“We wanted to build a really fast car that we could drive anywhere on the street,” Matt Meissner told us. The “we” is Matt and his twin brother Kevin; 26-year-olds who were exposed to the hot car aberration when they were 12. Their father would take them to the shows in his unlikely 1956 Buick Special. Let’s say that the attraction never faded.
OK. These guys weren’t rookies. By the time they touched the curling remnants of this 1972 Nova SS, they’d already been through some hardware. They knew the drill. What did they mean by “a really fast car?” The thought of power in the hundreds didn’t move ’em. No. They were thinking like a lot more than a thousand the hard way; by a badass small-block harboring a badass belt-driven compressor. More on this later.
These lads had just offed their latest rant, which was some kind of Mustang, and had eyes peeled for the next diversion. They found it just across the border in upstate New York, claiming a patch of weeds behind an old gas station. It was stripped-out blue with a tarpaper roof. “Turns out the car was a real SS. We had to have it,” said Matt. “We spent the next three years building it through several different stages and engine combinations.”
As to the most challenging part of the undertaking, Matt confirmed that building the streetable 1,500hp small-block was at the top of their list and that being employed at Ceralli Competition Engines (Paterson, New Jersey) made it easy for him to keep an eye on the project. The brothers’ 414 is prolific. At just 4,700 rpm, it produces 730.2 hp and 816 lb-ft of torque—and that grunt stays pretty flat from 5,000 to 7,200 rpm—we think more than enough to lift the wheels way up and smoke the tires for about a quarter of a mile. Final dyno proofing at Fonse Performance in Sicklerville, New Jersey, revealed 1,520 hp at 7,700 rpm and 1,063 lb-ft at 7,100 rpm. Alrighty then!
Down in the heart of Paterson, engine man Bill Ceralli did the machine work and the balancing. Matt and Kevin did the building, outfitting a high-zoot Callies crankshaft, steel connecting rods, and Diamond pistons with a Dart Iron Eagle cylinder case. Ceralli’s own Revolution 23 aluminum castings are on top, bridged with a Super Victor 2 intake manifold. The terrible twins got Anthony at 16w Fabworks in Clifton, New Jersey, to build the engine plumbing (hot side blower; cool side intake) for the ProCharger and ran those fat tubes through the cockpit race car-like to the space behind the seats where they intersect the intercooler.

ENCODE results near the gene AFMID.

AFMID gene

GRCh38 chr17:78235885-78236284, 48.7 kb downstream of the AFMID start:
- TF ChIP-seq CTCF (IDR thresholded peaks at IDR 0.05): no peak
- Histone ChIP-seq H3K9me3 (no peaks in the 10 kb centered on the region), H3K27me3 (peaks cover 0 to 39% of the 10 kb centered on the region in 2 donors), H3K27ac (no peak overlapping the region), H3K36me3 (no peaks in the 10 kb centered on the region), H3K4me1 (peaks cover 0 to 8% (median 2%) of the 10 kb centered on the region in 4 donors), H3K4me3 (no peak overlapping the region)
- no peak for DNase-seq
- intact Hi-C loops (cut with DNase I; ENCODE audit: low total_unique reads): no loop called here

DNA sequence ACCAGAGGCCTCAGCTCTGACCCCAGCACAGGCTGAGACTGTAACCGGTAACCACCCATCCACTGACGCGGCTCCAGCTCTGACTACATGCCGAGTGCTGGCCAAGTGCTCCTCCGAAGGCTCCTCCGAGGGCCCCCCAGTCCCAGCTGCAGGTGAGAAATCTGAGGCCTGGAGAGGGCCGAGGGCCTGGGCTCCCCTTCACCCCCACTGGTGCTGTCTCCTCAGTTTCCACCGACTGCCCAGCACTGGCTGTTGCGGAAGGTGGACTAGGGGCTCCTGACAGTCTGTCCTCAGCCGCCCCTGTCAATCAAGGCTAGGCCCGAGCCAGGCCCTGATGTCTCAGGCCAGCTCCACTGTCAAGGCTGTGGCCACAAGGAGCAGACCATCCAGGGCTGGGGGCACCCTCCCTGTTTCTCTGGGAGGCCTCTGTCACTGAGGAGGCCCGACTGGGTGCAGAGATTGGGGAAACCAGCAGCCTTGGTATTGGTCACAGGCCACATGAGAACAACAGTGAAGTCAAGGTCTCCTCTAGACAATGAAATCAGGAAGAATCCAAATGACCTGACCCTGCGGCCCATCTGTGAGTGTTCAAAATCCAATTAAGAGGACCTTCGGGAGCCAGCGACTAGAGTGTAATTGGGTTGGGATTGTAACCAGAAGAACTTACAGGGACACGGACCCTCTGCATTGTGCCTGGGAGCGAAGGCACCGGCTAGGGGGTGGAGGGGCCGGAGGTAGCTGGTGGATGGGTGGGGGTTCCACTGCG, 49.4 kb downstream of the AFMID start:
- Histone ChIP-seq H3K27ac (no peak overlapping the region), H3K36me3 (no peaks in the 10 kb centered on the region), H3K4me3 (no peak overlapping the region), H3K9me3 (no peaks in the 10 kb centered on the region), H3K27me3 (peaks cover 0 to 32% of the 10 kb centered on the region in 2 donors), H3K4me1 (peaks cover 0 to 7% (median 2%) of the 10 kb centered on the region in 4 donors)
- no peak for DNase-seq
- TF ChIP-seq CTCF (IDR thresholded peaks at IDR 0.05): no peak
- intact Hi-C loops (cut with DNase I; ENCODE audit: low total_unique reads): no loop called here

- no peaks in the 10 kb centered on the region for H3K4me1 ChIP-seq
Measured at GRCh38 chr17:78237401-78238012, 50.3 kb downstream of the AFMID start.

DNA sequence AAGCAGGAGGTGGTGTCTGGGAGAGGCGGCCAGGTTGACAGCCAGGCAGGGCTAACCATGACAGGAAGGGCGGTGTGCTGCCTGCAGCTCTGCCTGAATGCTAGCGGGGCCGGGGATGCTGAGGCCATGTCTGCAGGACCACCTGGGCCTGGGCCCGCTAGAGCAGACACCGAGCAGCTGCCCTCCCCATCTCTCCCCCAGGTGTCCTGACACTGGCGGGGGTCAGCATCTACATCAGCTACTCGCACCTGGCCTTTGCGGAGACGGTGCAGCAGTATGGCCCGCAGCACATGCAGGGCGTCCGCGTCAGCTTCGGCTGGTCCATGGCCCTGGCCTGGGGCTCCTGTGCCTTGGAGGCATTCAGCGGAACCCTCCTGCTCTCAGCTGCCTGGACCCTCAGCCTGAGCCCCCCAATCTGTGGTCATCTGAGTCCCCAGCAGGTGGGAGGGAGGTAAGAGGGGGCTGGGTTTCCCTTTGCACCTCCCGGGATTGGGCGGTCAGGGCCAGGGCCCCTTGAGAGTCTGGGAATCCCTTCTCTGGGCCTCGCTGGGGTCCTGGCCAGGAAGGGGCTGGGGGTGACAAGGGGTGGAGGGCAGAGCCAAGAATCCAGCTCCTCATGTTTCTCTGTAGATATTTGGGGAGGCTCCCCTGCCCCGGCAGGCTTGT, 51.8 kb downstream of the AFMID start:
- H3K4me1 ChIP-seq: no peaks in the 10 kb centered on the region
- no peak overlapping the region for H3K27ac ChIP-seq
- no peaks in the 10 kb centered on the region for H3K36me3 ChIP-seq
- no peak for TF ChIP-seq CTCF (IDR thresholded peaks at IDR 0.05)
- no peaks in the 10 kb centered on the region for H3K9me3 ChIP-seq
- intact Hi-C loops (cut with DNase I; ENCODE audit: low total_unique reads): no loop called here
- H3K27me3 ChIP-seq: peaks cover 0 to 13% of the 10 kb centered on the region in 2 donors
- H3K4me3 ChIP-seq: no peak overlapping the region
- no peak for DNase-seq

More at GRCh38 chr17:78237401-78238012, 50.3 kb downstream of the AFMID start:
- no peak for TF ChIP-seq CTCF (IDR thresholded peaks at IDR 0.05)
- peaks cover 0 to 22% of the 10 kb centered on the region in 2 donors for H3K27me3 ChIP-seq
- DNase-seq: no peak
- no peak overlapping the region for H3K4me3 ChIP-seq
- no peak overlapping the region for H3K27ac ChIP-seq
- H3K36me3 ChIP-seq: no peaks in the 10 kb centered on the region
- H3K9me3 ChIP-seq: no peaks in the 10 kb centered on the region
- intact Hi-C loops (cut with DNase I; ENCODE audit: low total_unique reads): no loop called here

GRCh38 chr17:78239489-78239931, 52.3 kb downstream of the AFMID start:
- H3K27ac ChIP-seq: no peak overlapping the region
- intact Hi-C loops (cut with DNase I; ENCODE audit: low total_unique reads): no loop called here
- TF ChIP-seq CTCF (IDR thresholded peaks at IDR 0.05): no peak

To disseminate this considerable output, the Meissners went with a fluid coupling, a Powerglide built by Steve’s Transmissions (Stillwater, New Jersey) that includes a hefty Reid case, a 9-inch converter with a wicked 6,200-stall, a full manual valvebody, and a transbrake. A 3.70:1 gearset spins the spool and the 40-spline axleshafts inside the Moser axle. Getting a bite with the M/T Pro Bracket radials is easy with the Calvert springs and CalTracs bars. Since the 15-inch diameter race wheels can’t accommodate big stoppers, the boys posted an 11-inch Stainless Steel Brakes Corporation rotor and four-pot caliper at each wheel.
When asked what they would do differently had they to do it all over again, Kevin said without hesitation, “we’d build it lighter.” The Meissners selected suspension components for their lightweight and established quality—Smith Racecraft upper and lower control arms capture the Moroso drag springs and AFCO dampers work within. A Racecraft rack steering unit replaces the bulky, heavier recirculating ball.
Remember that bit about the car being little more than a scabby shell when they found it lurking behind the abandoned gas station? They could have relieved some of the heft with some fiberglass/carbon construction, but now the only thing that isn’t steel is the 4-inch Glasstek hood. Matt and Kevin got on it, doing the smoothing and blocking the bodywork until it came out clean and without a ripple. They didn’t remove anything. They worked with what they had. They got an enviously clean envelope on which to apply paint so incendiary that it would burn into people’s brains. They dragged the Nova to Martens Body & Fender just down the path in Glen Rock, and Martens bombed the crap outta that baby with Sikkens Atomic Orange. To define the work a tad better and put some sparkle to the overall package, the brothers put Auto Metal Direct glass in every port.